For the most part, the TCJA is anticipated to lead to increased business valuations, rather than decreased. Most significantly, the new law collapses the Federal Corporate Tax Rates from a scale with a maximum of 35 percent to a flat 21 percent. In addition, the new law provides for accelerated depreciation and the ability to expense certain capital expenditures made through 2022. These two changes are expected to lead to the increased valuation. Some other factors that might have a negative impact on business valuations include increased capital costs, limits on interest expense deductions, Net Operating Loss (NOL) deduction limitations, and a repatriation tax on foreign assets. Over all, though, it is anticipated that the net impact on business valuations due primarily to the decreased tax rates, will be positive.
These changes are likely to have the greatest impact on an income approach to valuation but will also impact a market approach. The income approach changes are most obviously due to the lower tax rates will leave corporations with greater net earnings. The impact will vary from company to company, with a greater impact on companies with greater revenues—the ones that paid higher tax rates before TCJA. In the market approach, a review of comparable business valuations and sales will need to take into consideration the timing of those prior valuations sales—were they before or after the new tax law was enacted, or anticipated? Accountants will have to make appropriate adjustments to multiples used in valuation. Notably, for entities that hold significant capital assets, adjustments will need to be made in valuation because of the changes in the depreciation rules.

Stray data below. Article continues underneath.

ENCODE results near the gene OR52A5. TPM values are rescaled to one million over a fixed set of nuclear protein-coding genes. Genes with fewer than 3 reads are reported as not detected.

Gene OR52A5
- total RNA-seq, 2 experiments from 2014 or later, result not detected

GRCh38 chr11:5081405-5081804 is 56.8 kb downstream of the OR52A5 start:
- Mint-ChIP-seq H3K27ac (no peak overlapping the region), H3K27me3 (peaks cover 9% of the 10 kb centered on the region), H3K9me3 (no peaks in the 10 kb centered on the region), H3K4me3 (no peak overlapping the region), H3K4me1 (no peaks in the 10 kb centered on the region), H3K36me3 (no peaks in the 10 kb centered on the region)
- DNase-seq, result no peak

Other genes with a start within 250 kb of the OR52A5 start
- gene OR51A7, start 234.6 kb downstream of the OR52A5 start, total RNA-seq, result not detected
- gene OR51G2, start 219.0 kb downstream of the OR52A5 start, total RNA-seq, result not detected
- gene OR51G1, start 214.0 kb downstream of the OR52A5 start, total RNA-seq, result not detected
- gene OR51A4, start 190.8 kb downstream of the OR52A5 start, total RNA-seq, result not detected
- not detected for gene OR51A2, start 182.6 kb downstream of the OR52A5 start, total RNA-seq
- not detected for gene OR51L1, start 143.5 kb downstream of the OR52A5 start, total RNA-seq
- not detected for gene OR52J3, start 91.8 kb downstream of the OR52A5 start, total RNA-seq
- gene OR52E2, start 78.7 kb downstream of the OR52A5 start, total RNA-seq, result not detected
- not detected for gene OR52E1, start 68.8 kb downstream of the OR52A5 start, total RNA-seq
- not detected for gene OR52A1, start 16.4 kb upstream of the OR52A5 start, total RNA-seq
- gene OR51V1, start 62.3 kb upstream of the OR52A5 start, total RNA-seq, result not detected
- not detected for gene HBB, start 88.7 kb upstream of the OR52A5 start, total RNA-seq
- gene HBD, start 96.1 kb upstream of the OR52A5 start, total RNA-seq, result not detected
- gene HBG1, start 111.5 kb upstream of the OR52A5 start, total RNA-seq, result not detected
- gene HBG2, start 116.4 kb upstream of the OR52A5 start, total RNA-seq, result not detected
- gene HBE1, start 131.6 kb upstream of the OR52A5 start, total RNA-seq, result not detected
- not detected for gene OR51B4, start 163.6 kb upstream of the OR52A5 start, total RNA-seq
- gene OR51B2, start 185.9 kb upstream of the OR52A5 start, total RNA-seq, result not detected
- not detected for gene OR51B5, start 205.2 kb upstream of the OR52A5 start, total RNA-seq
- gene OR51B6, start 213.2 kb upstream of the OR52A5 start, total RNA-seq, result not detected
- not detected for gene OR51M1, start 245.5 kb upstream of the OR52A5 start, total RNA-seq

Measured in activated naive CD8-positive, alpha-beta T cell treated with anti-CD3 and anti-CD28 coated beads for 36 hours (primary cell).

Although the changes discussed above refer to the taxation of C Corporations, the TCJA brings about changes for some pass-through entities (i.e., S Corporations, Limited Liability Companies and Partnerships). For these pass-through entities (PTEs), income is taxed at the shareholder/owner level and not at the corporate level. To address the inequality that arises because of the reduced tax rate for C Corporations under the TCJA, the new law also provides that owners of certain PTEs can deduct 20 percent of their “qualified business income” (QBI) in determining their taxable income on their personal returns. It is important to note that this QBI deduction (a) is permitted in only some industries (alas, the deduction is not applicable to law firms), and (b) is in effect only until 2025.
But what does this all mean? Not surprisingly, it is impossible to predict just what impact these changes will have on business valuations, particularly given that some of these changes made in the TCJA are temporary. What’s a practitioner to do if confronted with a business valuation in this post-TCJA world? Read everything you can find about the TCJA and its potential impact on business valuations and keep open lines of communication with your forensic accountants about their methodologies and how they are accounting for the tax law changes. Remember that some of the changes in the TCJA are temporary, and make sure that evaluators are accounting for the temporary nature of those changes. Keep in mind too that the TCJA only impacts federal taxes; state corporate taxes (where they exist) are generally unchanged. More than ever, the time may be right to hire your own expert to critique a neutral evaluator’s report!